2012 London Olympic Guided Reading
2012 London Olympic Guided Reading is the latest in my set of Olympic Guided Readers. Starting originally as a set of the History of the Olympic Games, I have had to add updates – as in the case of 2008 Beijing and now 2012 London. These updates come as separate scripts – but same format as before, with 6 speakers and a quiz at the end.
Interviewer: Britain certainly ‘did it right’ to quote Sir Sebastian Coe, chairman of the London Olympic Games Organising Committee.
Athlete: Starting with that amazing opening ceremony – three hours of British History, taking us from Britain’s agricultural past right through the Industrial Revolution to current internet times.
Cyclist: And who could ever have predicted
Sailor: James Bond speeding along the River Thames in that speed boat
Swimmer: Or Mr Bean conducting the orchestra
Boxer: Or Her Majesty the Queen parachuting into the Stadium!
Interviewer: That certainly was the best way to kick start the greatest games on earth! (Pauses) Of course, we have an impossible task this morning in trying to cover all those magical moments of the 2012 London Olympics.
Swimmer: Perhaps we should start with the most decorated Olympian of all time – the amazing Michael Phelps! His total medal tally, following his class performances in London, came to 18 gold, 2 silvers and 2 bronze.
Athlete: No wonder the Americans came out top on the medal table – with 104 medals, 46 of which were gold.
Cyclist: With China in second place with 88 medals
Sailor: And Great Britain in third place with 65 – an amazing achievement when you compare geographical and population sizes of these three countries.
Interviewer: But then the home team does have one huge advantage – having the home crowd behind them.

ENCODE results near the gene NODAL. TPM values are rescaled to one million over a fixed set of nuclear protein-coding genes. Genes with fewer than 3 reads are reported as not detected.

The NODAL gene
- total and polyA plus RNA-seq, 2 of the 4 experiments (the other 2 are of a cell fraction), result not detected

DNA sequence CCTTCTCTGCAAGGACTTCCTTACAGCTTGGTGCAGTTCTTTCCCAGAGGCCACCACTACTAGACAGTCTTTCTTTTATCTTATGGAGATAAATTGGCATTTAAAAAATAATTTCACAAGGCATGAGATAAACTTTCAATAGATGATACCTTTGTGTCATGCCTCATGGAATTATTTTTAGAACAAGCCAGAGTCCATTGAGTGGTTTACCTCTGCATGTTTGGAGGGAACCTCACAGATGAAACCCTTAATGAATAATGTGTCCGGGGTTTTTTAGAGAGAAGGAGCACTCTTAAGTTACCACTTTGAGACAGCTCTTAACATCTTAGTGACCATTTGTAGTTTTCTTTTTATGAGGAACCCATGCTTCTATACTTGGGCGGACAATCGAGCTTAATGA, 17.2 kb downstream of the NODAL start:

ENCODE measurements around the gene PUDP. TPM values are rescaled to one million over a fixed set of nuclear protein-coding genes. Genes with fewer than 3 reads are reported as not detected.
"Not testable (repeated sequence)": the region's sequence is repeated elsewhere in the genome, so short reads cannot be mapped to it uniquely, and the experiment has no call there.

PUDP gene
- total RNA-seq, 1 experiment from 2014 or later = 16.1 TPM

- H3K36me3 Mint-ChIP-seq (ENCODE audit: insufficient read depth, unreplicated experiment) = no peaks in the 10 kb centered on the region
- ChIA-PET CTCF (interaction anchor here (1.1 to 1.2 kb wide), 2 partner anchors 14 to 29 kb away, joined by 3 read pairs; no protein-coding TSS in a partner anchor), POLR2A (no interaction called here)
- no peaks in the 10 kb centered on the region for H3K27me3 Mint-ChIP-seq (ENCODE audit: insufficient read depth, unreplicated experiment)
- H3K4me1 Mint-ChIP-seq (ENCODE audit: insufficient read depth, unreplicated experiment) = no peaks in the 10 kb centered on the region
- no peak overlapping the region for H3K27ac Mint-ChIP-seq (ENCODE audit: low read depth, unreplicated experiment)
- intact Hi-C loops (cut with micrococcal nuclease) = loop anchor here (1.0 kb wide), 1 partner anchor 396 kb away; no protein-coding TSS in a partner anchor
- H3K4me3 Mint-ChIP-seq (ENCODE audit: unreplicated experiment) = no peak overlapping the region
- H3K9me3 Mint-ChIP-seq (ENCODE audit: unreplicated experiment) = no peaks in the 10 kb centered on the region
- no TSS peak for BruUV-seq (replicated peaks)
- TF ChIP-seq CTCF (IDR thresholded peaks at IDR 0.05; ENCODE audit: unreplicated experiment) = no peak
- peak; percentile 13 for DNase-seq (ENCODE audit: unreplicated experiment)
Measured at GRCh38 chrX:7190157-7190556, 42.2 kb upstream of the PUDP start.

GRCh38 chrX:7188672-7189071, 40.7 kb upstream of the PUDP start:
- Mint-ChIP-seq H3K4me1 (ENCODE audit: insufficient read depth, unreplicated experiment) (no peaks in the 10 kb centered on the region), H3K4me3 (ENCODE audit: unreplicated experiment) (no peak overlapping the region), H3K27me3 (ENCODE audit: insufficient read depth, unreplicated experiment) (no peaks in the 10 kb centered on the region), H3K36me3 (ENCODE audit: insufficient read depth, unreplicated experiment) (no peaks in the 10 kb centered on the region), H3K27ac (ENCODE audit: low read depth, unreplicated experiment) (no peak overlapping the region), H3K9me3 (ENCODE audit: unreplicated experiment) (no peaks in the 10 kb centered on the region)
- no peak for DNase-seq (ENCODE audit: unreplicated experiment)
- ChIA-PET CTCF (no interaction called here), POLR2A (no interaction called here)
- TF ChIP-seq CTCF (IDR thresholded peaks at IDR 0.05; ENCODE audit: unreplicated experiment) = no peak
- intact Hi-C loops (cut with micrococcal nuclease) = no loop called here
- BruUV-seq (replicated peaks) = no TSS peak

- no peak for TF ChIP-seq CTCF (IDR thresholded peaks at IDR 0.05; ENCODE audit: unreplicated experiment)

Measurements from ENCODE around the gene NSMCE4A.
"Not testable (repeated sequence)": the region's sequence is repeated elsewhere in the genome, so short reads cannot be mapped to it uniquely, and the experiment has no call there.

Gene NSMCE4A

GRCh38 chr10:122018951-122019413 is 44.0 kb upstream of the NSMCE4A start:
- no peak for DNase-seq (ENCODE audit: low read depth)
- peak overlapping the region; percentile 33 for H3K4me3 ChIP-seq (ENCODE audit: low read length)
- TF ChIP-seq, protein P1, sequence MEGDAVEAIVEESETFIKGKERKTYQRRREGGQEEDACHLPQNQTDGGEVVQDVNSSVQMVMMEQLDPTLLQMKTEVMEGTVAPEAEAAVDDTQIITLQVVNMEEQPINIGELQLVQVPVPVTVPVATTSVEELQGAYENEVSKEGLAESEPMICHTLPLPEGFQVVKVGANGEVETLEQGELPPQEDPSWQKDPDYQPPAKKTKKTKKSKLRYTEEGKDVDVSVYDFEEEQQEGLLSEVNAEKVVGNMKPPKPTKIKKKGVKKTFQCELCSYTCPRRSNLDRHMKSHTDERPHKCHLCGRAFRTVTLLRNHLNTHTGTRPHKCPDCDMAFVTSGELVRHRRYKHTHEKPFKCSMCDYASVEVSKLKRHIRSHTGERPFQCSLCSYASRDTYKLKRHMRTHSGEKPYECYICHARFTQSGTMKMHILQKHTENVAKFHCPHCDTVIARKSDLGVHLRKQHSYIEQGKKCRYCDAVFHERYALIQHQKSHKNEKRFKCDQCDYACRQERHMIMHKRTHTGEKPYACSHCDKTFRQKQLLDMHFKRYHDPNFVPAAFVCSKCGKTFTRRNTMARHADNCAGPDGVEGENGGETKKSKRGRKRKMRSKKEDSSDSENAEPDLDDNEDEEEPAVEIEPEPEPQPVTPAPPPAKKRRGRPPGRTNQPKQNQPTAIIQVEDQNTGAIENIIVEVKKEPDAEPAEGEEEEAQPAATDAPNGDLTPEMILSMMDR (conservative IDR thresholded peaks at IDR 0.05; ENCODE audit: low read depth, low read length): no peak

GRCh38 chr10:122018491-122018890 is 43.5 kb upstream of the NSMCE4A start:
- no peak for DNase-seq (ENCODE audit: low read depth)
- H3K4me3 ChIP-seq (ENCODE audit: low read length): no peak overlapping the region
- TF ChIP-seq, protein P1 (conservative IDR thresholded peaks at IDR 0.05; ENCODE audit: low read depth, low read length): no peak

Boxer: And the home crowd could not have been prouder throughout the fortnight – particularly on that Super Saturday.
Cyclist: Six gold medals in a day!
Sailor: Three of them in an hour!
Athlete: Britain’s ‘Golden Girl’ Jessica Ennis winning the heptathlon; Greg Rutherford winning the long jump; and Mo Farah – victory in the 10,000 metres to add to his gold in the 5,000. Amazing!
Boxer: Well, what about Britain’s Nicola Adams? The first woman ever to win gold in Olympic boxing!
Athlete: Well, what about Usain Bolt? The fastest man on earth! Gold in the 100 and 200 metres final. The first man to defend both titles successfully. A true legend!
Cyclist: Well, what about Chris Hoy? He became the most successful British Olympian and most successful Olympic cyclist of all time!
Sailor: Well, what about Ben Ainslie – the most decorated sailor of all time?
Interviewer: Enough of the ‘Well’s! But take the last guy you mentioned. He would be the first to say it wasn’t all ‘plain sailing’ – sorry about the pun!
Sailor: Absolutely. He wasn’t in the lead from the start. In fact it was only after he ‘fell out’ with his Dutch and Danish competitors, that we saw his true spirit! “They’ve made me angry and you don’t want to make me angry” he said, before going on to win!
Interviewer: And that’s so important to remember. These great athletes make it look so easy – but it never is. Of course for every triumph there’s a disappointment.
Swimmer: Great Britain’s swimmer Rebecca Adlington was reckoned favourite to win her race. But despite setting a world record in Beijing she failed to win gold in London.
Interviewer: But her world record stands and bronze really is no disgrace as she so rightly pointed out in the post-race interview.
Swimmer: Britain’s Tom Daley was delighted with his bronze in the 10metre platform diving competition
Athlete: And British Beth Tweddle for her bronze on the uneven bars. Likewise, Britain’s Louis Smith certainly wasn’t disappointed with his silver in the men’s pommel horse final.
Interviewer: Or the men’s gymnastics team for winning bronze –first time for Great Britain since over a hundred years ago!
Boxer: It’s definitely not just down to the colour of that medal!
Sailor: Though it has to be said that for some, gold is definitely worth a wait! Britain’s Katherine Grainger won silver in three previous Olympics – at Sydney, Athens and Beijing. So to win gold on home ground in the double sculls race at Eton Dorney – that was really something, both for her, her rowing partner Anna Watkins and for the huge crowds that turned out to support her that day!
Interviewer: Indeed. It’s not often you see the great Sir Steve Redgrave in tears. Golden moments indeed!
Cyclist: And speaking of greatness – let’s not forget the great ‘Wiggo’!